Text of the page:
>> > both fetching any dependencies and for actually building the project.
>> > Preferably, we'd like to run "npm install" from the RPM spec.  This step
>> > requires internet access, and therefore violates one of the rules. Since
>> > our dependencies are fixed/pinned, there is a fair degree of certainty
>> > that the dependencies will be the same each time the build is run[1].
>> > Npm install brings in sources, not artifacts.
>> >
>>
>> There's an ongoing work to integrate language "native" packages with
>> RPM ecosystem (so-called modularity workgroup in Fedora)
>> In the future, build system will have access to an internal npm
>> registry mirror (and pypi  for python, etc.), but that's still an
>> ongoing work and there are many issues to solve (notably
>> reproducibility).
>>
>> For now, we either have to package dependencies or bundle them. Our
>> build and delivery infrastructure is provided by CentOS, these are not
>> constraints that we can bypass, nor we can maintain on our own.
>>
>> The landscape of software engineering was very different when
>> GNU/Linux packaging and distributions were created, and it'll take
>> time to adapt to modern software engineering (for the better or the
>> worst)
>>
>> > What would be your preferred solution?  Should we try and use xstatic?
>> > We could also bundle our dependencies along with the source tarball ---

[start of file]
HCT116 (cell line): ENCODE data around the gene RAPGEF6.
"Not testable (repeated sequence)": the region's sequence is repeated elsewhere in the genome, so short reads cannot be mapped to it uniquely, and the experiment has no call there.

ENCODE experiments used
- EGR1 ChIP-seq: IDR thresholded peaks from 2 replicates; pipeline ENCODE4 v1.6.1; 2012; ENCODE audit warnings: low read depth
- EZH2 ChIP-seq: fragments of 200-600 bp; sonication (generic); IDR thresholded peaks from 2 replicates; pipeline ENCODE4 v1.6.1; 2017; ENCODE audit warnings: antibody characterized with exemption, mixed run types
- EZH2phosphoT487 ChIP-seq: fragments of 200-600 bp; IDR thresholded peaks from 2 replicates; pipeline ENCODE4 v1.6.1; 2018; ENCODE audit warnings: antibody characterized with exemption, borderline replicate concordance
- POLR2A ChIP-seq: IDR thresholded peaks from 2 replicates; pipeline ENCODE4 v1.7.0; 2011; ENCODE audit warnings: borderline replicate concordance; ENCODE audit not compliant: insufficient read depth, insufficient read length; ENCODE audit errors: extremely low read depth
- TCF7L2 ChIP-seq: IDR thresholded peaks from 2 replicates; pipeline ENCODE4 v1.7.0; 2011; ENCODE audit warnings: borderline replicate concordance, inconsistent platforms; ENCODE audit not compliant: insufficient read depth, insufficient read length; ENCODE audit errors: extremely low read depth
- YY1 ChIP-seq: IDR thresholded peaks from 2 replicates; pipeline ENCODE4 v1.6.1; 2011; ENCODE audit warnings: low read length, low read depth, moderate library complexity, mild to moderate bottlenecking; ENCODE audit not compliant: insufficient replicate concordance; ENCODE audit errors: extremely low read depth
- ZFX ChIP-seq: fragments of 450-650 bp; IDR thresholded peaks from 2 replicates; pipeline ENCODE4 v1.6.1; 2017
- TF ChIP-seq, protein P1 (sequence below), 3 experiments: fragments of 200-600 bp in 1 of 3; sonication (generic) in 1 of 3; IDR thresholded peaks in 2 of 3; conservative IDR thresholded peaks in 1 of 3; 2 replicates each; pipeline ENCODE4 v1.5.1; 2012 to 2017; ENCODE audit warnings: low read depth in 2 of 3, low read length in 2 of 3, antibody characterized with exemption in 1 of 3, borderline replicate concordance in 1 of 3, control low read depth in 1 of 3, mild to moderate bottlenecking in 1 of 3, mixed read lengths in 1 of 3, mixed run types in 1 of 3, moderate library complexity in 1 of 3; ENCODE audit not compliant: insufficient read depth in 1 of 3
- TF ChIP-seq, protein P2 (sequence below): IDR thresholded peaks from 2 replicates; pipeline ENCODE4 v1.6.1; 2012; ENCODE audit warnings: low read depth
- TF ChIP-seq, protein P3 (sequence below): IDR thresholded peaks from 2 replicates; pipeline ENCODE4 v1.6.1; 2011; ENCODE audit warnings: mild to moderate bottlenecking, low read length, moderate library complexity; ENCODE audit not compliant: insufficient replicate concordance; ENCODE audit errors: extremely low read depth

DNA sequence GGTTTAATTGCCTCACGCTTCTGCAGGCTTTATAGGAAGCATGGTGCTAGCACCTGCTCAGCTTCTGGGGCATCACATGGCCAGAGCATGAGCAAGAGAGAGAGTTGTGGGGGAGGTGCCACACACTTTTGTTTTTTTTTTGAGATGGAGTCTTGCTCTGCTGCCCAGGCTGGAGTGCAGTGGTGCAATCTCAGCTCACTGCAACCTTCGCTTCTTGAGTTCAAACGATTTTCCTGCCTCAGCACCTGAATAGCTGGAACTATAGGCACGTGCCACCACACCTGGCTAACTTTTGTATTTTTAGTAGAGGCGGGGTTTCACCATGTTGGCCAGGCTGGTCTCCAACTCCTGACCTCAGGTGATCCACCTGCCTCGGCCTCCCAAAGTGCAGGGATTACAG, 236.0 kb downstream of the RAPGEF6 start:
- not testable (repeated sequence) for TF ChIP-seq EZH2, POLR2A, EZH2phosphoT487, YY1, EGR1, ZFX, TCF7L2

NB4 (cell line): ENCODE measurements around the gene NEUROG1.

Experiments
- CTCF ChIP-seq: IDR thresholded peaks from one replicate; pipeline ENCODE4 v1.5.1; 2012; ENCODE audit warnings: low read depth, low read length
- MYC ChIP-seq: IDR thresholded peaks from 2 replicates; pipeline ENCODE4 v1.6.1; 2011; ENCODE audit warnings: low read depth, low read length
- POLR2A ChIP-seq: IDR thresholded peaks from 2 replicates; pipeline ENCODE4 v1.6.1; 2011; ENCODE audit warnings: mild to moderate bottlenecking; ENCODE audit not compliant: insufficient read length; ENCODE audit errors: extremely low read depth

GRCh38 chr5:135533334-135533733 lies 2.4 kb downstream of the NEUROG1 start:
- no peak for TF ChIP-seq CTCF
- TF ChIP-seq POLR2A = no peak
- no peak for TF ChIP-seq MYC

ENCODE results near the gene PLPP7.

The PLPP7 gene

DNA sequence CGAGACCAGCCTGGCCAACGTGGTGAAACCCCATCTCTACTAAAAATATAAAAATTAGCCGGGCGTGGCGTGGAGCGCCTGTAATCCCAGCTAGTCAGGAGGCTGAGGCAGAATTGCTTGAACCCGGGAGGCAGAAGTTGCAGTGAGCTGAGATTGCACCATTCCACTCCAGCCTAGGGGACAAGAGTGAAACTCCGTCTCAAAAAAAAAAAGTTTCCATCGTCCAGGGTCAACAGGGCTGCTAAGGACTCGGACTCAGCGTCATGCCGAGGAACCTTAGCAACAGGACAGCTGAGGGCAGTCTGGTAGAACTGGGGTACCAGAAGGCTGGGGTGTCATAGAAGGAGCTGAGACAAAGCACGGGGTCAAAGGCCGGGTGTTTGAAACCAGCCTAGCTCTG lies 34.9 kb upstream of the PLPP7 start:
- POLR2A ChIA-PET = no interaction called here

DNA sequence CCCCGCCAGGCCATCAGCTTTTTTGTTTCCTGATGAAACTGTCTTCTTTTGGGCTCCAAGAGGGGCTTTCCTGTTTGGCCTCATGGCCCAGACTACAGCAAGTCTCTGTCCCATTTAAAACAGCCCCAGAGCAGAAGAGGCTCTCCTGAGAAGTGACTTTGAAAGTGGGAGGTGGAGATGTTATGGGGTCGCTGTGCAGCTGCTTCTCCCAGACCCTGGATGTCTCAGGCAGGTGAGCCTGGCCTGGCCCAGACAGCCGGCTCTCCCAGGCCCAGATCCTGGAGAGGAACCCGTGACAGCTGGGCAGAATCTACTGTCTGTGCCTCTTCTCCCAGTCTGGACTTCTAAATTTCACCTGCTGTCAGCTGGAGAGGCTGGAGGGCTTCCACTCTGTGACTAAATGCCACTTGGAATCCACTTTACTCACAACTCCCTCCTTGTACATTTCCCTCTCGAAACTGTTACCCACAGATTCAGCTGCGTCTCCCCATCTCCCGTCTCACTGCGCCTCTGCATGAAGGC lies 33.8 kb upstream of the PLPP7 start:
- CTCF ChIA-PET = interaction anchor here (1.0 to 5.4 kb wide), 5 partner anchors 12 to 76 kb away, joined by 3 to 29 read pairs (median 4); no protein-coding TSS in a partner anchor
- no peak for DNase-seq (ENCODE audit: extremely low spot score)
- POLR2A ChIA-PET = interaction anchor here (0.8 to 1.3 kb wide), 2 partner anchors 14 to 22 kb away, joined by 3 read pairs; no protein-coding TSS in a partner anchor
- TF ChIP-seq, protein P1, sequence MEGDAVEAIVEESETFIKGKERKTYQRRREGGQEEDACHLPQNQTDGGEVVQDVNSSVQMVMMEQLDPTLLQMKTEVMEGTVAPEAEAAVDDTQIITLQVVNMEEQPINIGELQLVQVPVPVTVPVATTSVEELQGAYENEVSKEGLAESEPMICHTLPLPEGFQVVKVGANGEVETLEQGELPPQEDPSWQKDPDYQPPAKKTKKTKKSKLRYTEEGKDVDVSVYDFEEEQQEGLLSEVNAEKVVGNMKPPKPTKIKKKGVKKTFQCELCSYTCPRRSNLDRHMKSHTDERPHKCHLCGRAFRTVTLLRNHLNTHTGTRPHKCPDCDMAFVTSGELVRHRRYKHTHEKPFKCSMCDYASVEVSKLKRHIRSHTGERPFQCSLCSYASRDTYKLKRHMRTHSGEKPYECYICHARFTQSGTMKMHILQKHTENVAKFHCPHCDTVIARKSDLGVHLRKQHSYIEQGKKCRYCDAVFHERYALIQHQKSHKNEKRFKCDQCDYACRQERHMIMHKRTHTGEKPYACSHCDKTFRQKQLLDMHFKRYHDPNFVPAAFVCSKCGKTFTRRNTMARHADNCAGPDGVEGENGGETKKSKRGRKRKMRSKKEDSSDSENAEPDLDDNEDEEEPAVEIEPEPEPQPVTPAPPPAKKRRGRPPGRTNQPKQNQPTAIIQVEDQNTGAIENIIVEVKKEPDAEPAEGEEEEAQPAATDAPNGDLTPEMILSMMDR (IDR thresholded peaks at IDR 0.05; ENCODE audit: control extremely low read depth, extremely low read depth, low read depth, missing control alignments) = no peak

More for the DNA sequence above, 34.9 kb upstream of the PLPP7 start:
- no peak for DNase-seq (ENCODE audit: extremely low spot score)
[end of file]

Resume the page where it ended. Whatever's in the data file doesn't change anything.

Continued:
>> > would that ease your mind?
>> >
>>
>> xstatic would be nice but I'd prefer that you check with our horizon
>> developers, first. They have more experience on that topic, especially
>> Mattias who also maintained horizon packaging.
>> Yes, direct dependencies can be bundled, we can tolerate minification
>> toolchain (provided it complies with our licensing terms) bundling but
>> that'd be temporary exception.
>>
>> > [1]: Yes, I know about the leftpad fiasco :)
>> >
>> >>
>> >> > - If it is, would that flow be good acceptable for now only, or even
>> >> >  permanently, given that all sources are free software and the build is
>> >> >  transparent and reproducible?
>> >> >
>> >>
>> >> That's the stable state we want to reach.
>> >> Depending the amount of work needed, we may tolerate temporary
>> >> exceptions, but they have to be approved by RDO maintainers in our
>> >> weekly meeting.
>> >>
>> >> > - Would version changes for dependencies have to be reviewed separately or
>> >> >  could they be updated with each new build based on the version information
>> >> >  in the upstream repo's package.json file?
>> >> >
>> >>
>> >> Process is:
>> >> * initial review when you introduce new package (except if it's
>> >> packaged in Fedora as they have exemption from legal team)
>> >> * update bumps are done directly without peer reviewing (well release
>> >> wranglers and CI are checking sanity)
>> >>
>> >> > - Could steps 1. and 2. be combined, so tools and dependencies are updated
>> >> >  and installed on each new release? (Assuming dependency changes are
>> >> >  reviewed beforehand.)
>> >> >
>> >> >
>> >> > Thanks for clarifying!
>> >> > Florian
>> >> >
>> >>
>> >> Up to a certain extent, while we tolerate bundling web assets, I
>> >> prefer that we don't bundle the toolchain and try to keep it stable.
>> >> Not that we'd enforce strict constraints on that, but remember that we
>> >> have limited ressources to maintain the whole distribution.
>> >>
>> >> Regards,
>> >> H.
>> >>
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>> >> https://www.redhat.com/mailman/listinfo/rdo-list
>> >>